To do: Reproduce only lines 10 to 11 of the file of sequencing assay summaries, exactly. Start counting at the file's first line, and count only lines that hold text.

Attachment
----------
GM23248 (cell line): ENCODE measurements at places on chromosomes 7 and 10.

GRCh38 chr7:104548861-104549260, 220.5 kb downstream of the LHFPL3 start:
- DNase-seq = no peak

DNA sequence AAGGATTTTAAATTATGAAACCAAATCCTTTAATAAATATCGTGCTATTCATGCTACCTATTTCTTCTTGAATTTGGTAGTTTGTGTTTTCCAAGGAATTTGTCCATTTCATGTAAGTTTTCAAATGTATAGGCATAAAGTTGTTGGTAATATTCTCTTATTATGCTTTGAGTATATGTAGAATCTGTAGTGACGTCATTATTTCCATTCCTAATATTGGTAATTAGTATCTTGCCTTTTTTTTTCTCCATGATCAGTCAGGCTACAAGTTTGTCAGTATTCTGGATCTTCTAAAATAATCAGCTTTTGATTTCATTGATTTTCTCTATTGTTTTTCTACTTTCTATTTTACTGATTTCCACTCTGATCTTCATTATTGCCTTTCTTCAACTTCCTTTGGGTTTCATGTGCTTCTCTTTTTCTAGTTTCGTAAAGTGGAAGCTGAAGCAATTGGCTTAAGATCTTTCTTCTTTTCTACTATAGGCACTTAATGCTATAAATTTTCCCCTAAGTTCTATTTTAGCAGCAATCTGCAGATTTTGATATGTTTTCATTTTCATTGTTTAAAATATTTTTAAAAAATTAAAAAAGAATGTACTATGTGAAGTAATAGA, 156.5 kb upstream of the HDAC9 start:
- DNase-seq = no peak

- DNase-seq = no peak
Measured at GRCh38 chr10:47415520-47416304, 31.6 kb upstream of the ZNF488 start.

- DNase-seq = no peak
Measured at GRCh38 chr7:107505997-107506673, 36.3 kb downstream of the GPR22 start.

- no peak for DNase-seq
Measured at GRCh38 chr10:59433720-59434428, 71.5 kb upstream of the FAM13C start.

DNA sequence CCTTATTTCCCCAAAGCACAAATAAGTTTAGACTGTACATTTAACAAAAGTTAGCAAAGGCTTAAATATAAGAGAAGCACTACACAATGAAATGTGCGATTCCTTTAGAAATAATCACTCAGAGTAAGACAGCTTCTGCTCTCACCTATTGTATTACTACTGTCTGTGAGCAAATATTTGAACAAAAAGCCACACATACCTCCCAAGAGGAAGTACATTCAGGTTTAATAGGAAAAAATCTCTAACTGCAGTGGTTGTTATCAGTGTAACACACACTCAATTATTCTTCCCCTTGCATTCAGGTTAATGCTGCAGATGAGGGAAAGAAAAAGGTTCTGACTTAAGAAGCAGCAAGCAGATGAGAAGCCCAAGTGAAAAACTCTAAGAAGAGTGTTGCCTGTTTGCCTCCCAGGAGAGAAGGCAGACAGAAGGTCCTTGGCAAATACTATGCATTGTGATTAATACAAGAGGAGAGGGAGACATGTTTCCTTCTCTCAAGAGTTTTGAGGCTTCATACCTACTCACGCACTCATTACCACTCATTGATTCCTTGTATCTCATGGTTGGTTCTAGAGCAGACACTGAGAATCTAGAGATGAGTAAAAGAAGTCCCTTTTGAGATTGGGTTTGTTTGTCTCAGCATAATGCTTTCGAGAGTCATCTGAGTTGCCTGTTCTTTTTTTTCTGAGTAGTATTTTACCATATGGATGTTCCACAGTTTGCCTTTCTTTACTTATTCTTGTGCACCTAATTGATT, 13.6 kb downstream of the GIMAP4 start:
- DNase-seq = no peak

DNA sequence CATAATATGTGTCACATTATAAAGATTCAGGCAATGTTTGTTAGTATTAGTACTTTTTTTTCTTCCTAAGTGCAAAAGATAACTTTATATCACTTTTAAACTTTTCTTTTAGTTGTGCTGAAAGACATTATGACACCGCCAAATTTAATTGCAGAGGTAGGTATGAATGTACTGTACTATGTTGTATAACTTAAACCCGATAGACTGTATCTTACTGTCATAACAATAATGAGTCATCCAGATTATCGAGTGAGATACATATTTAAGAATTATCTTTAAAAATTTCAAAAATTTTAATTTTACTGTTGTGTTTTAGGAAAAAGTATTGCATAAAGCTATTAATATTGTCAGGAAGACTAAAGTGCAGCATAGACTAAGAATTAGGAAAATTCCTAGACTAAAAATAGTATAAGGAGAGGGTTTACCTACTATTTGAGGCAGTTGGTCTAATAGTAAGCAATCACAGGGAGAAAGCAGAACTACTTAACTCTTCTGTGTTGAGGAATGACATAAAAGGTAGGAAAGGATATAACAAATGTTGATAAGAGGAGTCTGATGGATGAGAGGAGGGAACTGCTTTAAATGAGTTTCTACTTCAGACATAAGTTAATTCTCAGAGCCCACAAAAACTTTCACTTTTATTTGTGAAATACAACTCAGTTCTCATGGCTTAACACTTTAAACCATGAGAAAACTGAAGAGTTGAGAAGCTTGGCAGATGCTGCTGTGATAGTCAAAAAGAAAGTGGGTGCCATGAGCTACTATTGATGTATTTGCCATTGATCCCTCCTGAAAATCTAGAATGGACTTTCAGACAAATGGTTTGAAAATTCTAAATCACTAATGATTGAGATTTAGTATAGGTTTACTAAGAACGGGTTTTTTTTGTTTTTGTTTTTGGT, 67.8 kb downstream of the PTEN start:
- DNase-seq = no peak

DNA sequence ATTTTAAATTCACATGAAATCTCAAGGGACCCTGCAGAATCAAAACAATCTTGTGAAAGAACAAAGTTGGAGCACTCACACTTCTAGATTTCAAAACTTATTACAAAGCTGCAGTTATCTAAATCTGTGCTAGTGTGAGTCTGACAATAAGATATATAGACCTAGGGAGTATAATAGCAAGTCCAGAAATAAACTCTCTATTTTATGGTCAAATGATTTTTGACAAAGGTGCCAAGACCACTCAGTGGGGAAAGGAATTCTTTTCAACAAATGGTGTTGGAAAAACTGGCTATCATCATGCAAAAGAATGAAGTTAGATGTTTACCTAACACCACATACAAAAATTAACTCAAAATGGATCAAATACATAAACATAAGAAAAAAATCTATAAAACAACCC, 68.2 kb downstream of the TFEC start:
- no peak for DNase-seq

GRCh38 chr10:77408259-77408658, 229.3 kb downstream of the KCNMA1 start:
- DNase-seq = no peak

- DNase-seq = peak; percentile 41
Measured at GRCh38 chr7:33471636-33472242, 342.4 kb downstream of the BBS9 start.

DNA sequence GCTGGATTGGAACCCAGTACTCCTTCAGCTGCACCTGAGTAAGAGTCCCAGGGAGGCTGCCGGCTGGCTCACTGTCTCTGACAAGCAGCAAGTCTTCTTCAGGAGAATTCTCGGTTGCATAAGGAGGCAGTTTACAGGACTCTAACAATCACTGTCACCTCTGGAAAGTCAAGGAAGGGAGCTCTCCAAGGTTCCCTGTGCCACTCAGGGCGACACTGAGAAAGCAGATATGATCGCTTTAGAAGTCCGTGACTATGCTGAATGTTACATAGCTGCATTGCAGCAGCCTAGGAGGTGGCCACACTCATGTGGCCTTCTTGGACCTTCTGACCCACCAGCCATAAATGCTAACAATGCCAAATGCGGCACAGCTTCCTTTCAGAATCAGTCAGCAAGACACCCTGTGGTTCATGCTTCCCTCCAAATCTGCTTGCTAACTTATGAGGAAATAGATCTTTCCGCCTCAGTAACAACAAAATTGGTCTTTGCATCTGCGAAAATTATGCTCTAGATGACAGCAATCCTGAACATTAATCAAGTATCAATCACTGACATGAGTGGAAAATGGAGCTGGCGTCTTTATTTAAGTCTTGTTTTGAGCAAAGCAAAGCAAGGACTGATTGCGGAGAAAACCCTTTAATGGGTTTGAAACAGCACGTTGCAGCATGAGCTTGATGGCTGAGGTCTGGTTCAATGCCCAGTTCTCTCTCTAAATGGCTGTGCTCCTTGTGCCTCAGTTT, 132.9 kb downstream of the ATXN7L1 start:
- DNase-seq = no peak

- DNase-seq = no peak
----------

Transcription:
- no peak for DNase-seq
Measured at GRCh38 chr10:59433720-59434428, 71.5 kb upstream of the FAM13C start.